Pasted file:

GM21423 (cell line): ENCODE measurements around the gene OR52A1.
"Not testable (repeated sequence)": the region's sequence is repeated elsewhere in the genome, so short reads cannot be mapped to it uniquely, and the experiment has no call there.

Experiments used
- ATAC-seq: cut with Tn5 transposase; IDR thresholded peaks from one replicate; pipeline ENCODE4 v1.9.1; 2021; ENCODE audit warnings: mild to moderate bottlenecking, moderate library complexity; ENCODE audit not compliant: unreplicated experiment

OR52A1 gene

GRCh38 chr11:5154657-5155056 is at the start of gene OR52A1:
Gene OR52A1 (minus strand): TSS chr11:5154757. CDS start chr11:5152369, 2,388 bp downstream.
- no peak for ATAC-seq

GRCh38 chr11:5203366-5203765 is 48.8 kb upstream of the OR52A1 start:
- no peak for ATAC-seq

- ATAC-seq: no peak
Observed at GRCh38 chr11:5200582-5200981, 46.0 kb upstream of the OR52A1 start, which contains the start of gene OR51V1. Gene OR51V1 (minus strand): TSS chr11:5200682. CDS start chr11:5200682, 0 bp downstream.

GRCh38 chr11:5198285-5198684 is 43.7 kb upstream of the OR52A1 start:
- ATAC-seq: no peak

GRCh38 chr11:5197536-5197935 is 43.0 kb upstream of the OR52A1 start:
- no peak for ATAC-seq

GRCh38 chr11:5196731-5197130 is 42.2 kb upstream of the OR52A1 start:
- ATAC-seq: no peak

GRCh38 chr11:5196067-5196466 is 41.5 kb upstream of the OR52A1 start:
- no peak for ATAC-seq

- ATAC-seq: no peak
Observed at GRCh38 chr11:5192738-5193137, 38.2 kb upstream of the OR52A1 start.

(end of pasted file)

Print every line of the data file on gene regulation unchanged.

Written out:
GM21423 (cell line): ENCODE measurements around the gene OR52A1.
"Not testable (repeated sequence)": the region's sequence is repeated elsewhere in the genome, so short reads cannot be mapped to it uniquely, and the experiment has no call there.

Experiments used
- ATAC-seq: cut with Tn5 transposase; IDR thresholded peaks from one replicate; pipeline ENCODE4 v1.9.1; 2021; ENCODE audit warnings: mild to moderate bottlenecking, moderate library complexity; ENCODE audit not compliant: unreplicated experiment

OR52A1 gene

GRCh38 chr11:5154657-5155056 is at the start of gene OR52A1:
Gene OR52A1 (minus strand): TSS chr11:5154757. CDS start chr11:5152369, 2,388 bp downstream.
- no peak for ATAC-seq

GRCh38 chr11:5203366-5203765 is 48.8 kb upstream of the OR52A1 start:
- no peak for ATAC-seq

- ATAC-seq: no peak
Observed at GRCh38 chr11:5200582-5200981, 46.0 kb upstream of the OR52A1 start, which contains the start of gene OR51V1. Gene OR51V1 (minus strand): TSS chr11:5200682. CDS start chr11:5200682, 0 bp downstream.

GRCh38 chr11:5198285-5198684 is 43.7 kb upstream of the OR52A1 start:
- ATAC-seq: no peak

GRCh38 chr11:5197536-5197935 is 43.0 kb upstream of the OR52A1 start:
- no peak for ATAC-seq

GRCh38 chr11:5196731-5197130 is 42.2 kb upstream of the OR52A1 start:
- ATAC-seq: no peak

GRCh38 chr11:5196067-5196466 is 41.5 kb upstream of the OR52A1 start:
- no peak for ATAC-seq

- ATAC-seq: no peak
Observed at GRCh38 chr11:5192738-5193137, 38.2 kb upstream of the OR52A1 start.